Author Archives: Martyn Bliss

Codeplay add OpenCL kernel code coverage!


AMD’s opinion of LPGPU2

Codeplay recently reached out to AMD, and asked for their thoughts on what we are doing with LPGPU2 and how we are leveraging their open source CodeXL tool.

AMD stated “The LPGPU2 project validates AMD’s decision 2 years ago to create GPUOpen and open up the source code to our tools and libraries.  Seeing CodeXL evolve through 3rd party participation to be used in new markets is very satisfying and a clear endorsement of our strategy.”

We at LPGPU2 are very pleased to base our work on the technologies made freely available by AMD’s forward looking decision to open source CodeXL.


Codeplay & Samsung update on remote profiling

This blog in brief is about Codeplay modifying CodeXL, AMD’s open sourced profiling tool, to be able for the first time to capture and display power usage data from a standard Android device. Codeplay have created a video to demonstrate this new capability. By adding this new capability LPGPU2 has opened up far reaching possibilities of profiling non AMD hardware and/or remote low power devices utilizing mobile OS’s such as Android and Tizen.

About the CodeXL <-> Android power profiling

LPGPU2’s version of CodeXL has added a new capability to be able to communicate with and retrieve power data from standard Android devices or any other device that implements the DC API (see below for more on this new API) and makes the data captured accessible to CodeXL via a custom extension to its remote protocol.

By extending CodeXL’s remote protocol to communicate with the Android device it is now able to receive power data sent from any remote application or library which implements the API on that device. We intend to further augment this by adding API call data as well as other items of interest.

The CodeXL remote device protocol remains backward compatible. CodeXL can update its live visualisations in real time while also recording the new power data to its standard but extended database for static analysis offline later (see below for more information). Again, like the remote protocol the database layer within CodeXL remains compatible with existing CodeXL projects.

The Android device is a standard phone, which has not been rooted. This ability to allow profiling to take place on any standard device is important for ease of use and to increase the number of possible users.

The phone has a custom application installed on it which installs a service which listens out for CodeXL to attach to it. When a connection is established the service provides CodeXL with information about the applications it can profile. The user can then start the selected application which commences sending profiling data back to CodeXL using the DC API.

For this demonstration the version of CodeXL shown is only able to communicate with an Android OS type device but this will change to manage communication with applications on other OS / devices in the future. For the LPGPU2 project Android is the primary mobile operating system.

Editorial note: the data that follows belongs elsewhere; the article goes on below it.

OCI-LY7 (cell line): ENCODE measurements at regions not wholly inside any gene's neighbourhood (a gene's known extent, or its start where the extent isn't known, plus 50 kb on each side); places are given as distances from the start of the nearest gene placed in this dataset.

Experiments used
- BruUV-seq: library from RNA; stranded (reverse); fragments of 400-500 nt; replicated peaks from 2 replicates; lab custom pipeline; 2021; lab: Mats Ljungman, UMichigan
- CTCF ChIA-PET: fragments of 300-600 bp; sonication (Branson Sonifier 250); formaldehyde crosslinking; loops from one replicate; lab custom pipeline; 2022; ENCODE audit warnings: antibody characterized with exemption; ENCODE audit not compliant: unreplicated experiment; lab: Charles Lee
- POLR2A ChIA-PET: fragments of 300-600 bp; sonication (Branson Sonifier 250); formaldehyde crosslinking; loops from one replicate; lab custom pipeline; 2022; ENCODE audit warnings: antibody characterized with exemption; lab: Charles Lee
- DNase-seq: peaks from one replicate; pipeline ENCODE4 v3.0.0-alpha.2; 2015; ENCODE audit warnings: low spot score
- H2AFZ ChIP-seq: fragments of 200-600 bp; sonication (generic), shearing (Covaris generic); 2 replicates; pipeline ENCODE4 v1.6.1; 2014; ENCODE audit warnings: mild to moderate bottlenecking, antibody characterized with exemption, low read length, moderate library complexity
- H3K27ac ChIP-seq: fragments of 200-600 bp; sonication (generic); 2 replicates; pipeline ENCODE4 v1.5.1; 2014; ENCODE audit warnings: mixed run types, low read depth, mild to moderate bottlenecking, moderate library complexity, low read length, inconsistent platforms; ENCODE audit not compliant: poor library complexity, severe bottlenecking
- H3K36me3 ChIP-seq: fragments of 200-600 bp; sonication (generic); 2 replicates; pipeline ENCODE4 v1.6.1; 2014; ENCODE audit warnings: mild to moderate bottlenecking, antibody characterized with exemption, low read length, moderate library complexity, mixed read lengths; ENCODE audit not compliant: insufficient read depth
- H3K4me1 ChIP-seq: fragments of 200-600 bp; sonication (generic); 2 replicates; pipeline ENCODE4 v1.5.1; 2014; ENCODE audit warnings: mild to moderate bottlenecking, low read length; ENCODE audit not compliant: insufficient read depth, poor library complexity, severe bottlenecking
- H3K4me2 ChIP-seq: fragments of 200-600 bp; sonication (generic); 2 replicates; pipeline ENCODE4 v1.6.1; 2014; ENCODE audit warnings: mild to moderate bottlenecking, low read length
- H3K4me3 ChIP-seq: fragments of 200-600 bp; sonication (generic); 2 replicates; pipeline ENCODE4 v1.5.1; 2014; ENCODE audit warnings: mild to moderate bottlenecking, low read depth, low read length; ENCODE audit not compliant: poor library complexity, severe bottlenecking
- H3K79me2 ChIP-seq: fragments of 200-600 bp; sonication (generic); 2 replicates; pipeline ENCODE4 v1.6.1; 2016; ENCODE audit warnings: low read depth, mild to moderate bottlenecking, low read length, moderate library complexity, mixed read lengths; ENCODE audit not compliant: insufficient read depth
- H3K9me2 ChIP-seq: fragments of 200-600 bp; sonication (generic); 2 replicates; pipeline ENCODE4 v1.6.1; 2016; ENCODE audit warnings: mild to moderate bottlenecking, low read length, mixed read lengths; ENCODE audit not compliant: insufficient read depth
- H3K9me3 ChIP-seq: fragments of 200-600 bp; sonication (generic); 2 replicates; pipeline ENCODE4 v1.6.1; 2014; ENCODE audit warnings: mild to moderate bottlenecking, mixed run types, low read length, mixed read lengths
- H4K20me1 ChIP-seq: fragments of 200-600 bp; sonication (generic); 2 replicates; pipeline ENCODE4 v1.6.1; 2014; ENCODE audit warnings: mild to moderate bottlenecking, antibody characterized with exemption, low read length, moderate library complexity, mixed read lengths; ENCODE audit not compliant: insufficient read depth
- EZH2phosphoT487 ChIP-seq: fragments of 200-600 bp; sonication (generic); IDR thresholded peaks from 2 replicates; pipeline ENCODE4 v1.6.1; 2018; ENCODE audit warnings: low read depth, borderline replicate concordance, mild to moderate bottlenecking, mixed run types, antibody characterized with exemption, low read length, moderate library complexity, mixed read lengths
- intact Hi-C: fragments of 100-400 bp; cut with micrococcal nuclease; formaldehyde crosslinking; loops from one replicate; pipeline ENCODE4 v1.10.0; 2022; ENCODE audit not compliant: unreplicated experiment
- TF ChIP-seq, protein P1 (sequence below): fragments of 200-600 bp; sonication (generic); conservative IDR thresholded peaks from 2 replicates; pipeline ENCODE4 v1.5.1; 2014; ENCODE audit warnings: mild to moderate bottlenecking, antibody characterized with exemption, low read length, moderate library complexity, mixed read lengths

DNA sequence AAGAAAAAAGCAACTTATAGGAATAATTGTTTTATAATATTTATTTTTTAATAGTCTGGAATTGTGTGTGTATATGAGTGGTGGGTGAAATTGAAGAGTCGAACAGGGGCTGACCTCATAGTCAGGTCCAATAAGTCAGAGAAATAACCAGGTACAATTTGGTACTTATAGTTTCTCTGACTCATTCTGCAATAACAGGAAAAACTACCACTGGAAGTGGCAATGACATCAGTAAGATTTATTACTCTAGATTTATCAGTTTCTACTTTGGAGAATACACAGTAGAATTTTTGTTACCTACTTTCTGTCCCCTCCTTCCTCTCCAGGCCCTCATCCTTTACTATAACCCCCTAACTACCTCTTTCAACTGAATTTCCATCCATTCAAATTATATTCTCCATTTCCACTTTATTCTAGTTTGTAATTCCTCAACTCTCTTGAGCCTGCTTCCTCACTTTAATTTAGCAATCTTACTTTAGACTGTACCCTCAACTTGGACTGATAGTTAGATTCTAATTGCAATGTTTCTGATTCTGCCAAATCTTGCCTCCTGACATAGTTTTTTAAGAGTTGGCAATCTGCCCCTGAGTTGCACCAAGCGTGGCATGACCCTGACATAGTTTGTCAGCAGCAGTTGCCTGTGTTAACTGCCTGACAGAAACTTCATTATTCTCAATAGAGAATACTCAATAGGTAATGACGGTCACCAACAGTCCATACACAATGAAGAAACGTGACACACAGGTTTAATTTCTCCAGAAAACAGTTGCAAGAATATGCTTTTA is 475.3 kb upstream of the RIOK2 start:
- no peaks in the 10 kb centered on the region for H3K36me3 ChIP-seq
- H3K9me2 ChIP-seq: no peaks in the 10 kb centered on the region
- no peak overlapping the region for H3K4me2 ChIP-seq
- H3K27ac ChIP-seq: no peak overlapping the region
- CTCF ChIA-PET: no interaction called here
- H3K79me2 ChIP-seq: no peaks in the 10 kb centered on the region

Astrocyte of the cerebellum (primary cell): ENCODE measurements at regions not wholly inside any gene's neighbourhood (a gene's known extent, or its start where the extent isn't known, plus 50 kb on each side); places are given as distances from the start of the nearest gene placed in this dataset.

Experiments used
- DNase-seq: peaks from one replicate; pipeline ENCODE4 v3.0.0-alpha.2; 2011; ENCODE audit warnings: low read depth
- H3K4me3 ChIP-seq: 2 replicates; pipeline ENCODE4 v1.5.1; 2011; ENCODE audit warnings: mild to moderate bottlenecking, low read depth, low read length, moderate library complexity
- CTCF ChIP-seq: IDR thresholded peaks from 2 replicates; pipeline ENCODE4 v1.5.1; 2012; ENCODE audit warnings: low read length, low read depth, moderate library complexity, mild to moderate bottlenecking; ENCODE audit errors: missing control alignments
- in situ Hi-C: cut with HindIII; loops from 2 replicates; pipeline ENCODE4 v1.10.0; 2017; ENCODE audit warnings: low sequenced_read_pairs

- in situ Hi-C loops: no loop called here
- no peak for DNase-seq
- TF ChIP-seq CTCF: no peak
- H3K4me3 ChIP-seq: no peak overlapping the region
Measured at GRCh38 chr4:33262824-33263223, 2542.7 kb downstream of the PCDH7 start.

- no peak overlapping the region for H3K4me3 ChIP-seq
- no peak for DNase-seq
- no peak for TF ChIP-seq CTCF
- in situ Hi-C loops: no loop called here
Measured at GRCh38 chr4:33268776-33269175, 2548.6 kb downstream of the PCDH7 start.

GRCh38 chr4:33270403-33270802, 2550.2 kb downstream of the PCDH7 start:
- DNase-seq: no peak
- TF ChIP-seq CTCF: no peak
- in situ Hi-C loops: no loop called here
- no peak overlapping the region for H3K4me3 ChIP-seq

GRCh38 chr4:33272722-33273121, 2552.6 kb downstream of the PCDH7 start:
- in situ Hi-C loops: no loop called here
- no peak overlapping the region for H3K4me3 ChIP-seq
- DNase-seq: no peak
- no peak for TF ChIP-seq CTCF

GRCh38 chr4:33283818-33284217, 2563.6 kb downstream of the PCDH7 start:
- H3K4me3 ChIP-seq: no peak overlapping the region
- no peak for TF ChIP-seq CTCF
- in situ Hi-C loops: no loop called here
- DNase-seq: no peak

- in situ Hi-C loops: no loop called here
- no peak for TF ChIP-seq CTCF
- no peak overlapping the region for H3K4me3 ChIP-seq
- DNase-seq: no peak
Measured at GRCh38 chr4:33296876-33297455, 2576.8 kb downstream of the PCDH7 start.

The Data Collection (DC) API

At part of LPGPU2’s statement of work and early project planning it became clear that a standardised performance and power counter API was necessary to be developed and ready before trying to profile supported devices.

Rather than implement a different mechanism for each supported Khronos API the DC API was designed to support those APIs in a non-intrusive manner by being an API neutral solution to the problem of enumerating, describing, enabling, disabling and collecting data from disparate hardware with equally varied counter implementations.

The DC API has been developed by Samsung and implemented by Samsung and ThinkSilicon. The DC API can be implemented by an application or library on any remote device, not just an Android device.

Static Analysis

The beauty of being able to capture profiling data from a device is not just in the real time capture capability shown in the video but also when CodeXL is in offline mode permitting static analysis.

Samsung are developing as part of the LPGPU2 project a feedback engine which will analyze the captured data and feed back to the user efficiency anomalies. Codeplay have extended CodeXL’s data visualisations to highlight regions of interest within the profiling data from which the user can choose to examine the source code which is associated with the areas identified as possible sources of inefficiencies and be presented with advice and suggestions to improve their applications.

For more information on the Feedback engine please see the article “Farewell Borja and whither Feedback” on LPGU2’s web site.

Codeplay & Samsung deliver live power profiling from an Android device!

Working together closely Codeplay and Samsung have delivered remote power profiling from an Android device into the live power profiling view of CodeXL. This is a huge step forward and moves the tool suite a big step closer to full operation.


Farewell Borja and whither Feedback?

The purpose of my three month internship in Samsung has been working on the feedback engine of the LPGPU2 Tool (part of work package 6 of the LPGPU2 Project). The goal of the project is to develop a tool to help programmers in the development of efficient GPU applications (OpenGL, OpenCL and Vulkan supported). The key to making optimization easier is providing information to the programmer, so he is able to reason about the behavior of the app, identify issues and fix them. To that end, the LPGPU2 Tool captures data of the execution of an app on a cell phone and writes it to a database. This data includes a function call trace, used shaders, hardware counter samples and more. Those alone are very helpful assets, but the feedback engine makes optimization even easier. It is responsible for extracting information from the raw data that the database holds and reporting it to the user, so he knows where to focus his optimization efforts.